It may not sound like much, but if you’re familiar with the series, you’ll know it got a lot out of the premise by essentially having the new Batman function just like one of the Robins. Terry may have the costume and name, but he’s still Bruce’s sidekick, thanks in large part to Bruce’s stubbornness and his desire to have complete access to the new suit’s video feed. Bruce was still all the brains, and Terry was the more than capable and agile muscle that Bruce could no longer be, and through this, a strong bond and sense of loyalty and trust between the two partners formed. Together, this new Dynamic Duo was able to take on threats both new and familiar and revive a sense of hope and justice after decades of terror. Of course, even with the best partnerships, there are always going to be a few skeletons in the closet.

With Return of the Joker, you pretty much get what you expect from a title like that, and then some. Like the series that spawned it and the original series that led to that series’ creation, this direct-to-video feature film could have easily been a cheap cash-in. While it was easy to see the logic in having an elderly Bruce Wayne train a new protege to take over the helm of Batman, how after supposedly 40 years would the filmmakers be able to justify bringing back this old school foe and have him still be as spry and terrifying in going up against a technologically advanced Batman as he always was in The Animated Series when going up against the first? The answer, quite honestly, is a bit of a letdown and requires a bit of comic book logic to fully appreciate, but, setting that aside, the power of Return of the Joker truly lies in how it illuminates some of the more intriguing aspects of the original Batman character, the obsession that he and the Joker have for one another, and what the consequences of these events mean for Terry and Bruce in this new era.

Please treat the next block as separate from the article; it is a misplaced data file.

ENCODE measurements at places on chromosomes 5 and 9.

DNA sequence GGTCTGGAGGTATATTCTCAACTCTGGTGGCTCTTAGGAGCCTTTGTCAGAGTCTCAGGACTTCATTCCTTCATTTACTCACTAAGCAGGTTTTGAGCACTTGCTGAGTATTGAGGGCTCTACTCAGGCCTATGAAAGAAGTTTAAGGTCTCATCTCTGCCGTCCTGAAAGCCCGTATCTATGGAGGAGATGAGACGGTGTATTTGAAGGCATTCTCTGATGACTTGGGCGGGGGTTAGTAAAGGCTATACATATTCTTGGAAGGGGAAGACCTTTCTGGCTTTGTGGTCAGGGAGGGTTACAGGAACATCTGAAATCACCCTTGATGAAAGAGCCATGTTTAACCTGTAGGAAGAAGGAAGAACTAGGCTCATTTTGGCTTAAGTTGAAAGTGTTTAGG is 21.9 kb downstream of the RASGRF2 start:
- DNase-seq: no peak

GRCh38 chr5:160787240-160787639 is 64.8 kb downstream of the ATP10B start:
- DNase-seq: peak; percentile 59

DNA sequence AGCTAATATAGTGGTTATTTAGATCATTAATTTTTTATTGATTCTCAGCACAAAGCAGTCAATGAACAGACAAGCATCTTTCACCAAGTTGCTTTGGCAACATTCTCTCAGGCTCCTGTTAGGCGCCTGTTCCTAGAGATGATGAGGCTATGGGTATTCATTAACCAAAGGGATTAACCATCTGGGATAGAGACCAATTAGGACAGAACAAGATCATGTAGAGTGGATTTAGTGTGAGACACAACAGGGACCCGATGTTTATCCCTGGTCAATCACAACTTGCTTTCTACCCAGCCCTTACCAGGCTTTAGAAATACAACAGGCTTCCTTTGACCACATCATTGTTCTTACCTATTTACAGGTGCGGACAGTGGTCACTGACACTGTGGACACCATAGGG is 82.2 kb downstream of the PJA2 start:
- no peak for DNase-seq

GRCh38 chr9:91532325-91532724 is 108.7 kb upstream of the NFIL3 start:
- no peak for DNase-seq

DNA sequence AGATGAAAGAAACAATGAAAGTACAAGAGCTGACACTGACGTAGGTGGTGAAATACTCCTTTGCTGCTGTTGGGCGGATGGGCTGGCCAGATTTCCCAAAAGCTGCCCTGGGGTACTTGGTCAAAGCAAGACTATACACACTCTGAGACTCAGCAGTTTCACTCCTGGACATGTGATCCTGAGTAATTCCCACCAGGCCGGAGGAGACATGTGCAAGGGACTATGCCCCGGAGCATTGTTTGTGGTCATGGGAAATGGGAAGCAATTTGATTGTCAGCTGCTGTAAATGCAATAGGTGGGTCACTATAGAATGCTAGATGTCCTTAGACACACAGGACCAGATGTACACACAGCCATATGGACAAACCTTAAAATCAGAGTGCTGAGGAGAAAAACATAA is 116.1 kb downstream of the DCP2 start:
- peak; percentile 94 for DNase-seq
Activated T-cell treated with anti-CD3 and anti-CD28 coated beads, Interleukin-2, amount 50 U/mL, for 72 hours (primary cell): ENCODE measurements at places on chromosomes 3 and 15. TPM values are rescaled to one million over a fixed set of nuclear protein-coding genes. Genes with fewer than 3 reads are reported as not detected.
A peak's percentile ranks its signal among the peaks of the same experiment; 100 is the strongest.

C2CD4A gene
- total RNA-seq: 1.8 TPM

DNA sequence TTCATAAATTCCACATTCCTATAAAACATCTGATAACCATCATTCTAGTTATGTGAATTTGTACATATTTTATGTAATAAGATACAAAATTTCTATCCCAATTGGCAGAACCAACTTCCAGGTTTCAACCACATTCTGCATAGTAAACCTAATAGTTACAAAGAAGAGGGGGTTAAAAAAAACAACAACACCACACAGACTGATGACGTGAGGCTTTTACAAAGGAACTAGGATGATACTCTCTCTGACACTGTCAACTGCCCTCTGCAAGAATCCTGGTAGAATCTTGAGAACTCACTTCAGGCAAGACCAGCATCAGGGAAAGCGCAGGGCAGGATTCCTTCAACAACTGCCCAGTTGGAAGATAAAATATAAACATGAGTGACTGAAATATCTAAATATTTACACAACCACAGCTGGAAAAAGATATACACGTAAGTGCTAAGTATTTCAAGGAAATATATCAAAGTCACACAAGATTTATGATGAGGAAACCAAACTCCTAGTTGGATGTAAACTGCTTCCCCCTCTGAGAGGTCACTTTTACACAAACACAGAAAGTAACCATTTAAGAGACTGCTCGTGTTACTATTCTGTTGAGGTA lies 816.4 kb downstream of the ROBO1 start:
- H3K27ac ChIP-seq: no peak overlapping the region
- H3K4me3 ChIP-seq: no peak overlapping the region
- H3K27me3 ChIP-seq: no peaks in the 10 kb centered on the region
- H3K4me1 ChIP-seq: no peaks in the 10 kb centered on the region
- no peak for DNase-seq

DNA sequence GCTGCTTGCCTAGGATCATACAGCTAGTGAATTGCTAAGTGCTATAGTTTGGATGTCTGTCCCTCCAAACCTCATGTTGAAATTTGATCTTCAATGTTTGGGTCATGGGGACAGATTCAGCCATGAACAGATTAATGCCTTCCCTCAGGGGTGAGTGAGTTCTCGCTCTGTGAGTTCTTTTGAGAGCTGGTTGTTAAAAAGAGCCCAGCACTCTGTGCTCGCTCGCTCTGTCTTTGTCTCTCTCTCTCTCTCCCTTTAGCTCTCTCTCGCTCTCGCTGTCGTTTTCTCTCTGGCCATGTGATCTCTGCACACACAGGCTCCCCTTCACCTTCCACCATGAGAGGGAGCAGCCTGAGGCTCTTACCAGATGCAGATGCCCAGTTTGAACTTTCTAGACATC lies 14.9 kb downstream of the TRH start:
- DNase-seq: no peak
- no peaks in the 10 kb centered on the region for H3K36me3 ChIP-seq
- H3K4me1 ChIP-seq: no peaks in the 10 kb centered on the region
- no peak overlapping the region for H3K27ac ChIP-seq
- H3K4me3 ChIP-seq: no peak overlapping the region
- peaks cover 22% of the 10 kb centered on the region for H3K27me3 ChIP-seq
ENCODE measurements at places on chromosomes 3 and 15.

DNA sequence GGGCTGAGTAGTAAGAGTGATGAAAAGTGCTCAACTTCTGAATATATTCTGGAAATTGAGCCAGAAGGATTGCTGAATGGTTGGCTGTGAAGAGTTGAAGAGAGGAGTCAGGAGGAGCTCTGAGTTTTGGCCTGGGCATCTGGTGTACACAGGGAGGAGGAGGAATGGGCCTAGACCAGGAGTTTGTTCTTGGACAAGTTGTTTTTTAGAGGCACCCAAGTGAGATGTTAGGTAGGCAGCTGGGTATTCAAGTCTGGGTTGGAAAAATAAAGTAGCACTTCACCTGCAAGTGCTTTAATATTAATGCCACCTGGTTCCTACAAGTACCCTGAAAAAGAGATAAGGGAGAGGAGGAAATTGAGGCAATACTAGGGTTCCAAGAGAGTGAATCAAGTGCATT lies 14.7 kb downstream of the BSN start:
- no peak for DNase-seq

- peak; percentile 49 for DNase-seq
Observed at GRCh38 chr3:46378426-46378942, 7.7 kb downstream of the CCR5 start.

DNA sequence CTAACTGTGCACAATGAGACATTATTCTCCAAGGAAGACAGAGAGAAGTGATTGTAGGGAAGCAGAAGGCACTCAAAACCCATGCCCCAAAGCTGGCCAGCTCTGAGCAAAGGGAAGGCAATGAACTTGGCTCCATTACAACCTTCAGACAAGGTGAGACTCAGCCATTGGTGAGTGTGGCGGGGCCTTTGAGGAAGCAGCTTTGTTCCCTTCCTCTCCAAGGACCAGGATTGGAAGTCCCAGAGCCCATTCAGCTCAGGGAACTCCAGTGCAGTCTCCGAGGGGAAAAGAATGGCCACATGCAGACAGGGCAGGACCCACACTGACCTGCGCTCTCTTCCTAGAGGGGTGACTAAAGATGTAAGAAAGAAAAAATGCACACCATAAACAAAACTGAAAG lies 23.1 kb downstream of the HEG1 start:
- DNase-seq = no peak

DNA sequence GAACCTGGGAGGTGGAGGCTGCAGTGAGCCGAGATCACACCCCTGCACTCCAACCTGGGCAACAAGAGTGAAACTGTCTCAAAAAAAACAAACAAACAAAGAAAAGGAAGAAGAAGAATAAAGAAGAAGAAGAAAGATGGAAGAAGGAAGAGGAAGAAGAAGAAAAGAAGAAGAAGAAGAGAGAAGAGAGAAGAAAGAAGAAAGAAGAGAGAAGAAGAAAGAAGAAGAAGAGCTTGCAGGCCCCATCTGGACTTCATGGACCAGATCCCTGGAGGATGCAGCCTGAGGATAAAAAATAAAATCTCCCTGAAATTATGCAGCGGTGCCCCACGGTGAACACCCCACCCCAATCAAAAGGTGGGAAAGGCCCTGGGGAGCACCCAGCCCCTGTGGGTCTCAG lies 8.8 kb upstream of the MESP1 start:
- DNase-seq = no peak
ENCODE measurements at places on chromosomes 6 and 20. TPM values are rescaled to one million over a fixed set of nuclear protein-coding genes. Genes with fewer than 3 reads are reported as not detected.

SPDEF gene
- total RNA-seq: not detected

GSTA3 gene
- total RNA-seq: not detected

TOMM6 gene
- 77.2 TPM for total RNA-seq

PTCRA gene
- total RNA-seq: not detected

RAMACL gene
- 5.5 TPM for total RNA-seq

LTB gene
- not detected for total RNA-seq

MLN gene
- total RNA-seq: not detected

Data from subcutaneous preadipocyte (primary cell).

As the story goes, a gang of clown-faced teens known as the Jokerz (Melissa Joan Hart, Michael Rosenbaum, Don Harvey, Frank Welker, and Henry Rollins) begin upscaling their crimes when they begin to steal some high grade weapons and computer tech all across Gotham. Batman, of course, is on the case, but being a teenager in high school, Terry (Will Friedle) begins to fret about his waning personal life in the shadow of being both Bruce Wayne’s assistant and his self-imposed duties to the city he once himself terrorized. When it is finally revealed that the brains behind these latest crime sprees is none other than the Joker himself, looking not any older than he was when Bruce was still in action, Bruce (Kevin Conroy) does the unthinkable and demands that Terry turn in the suit.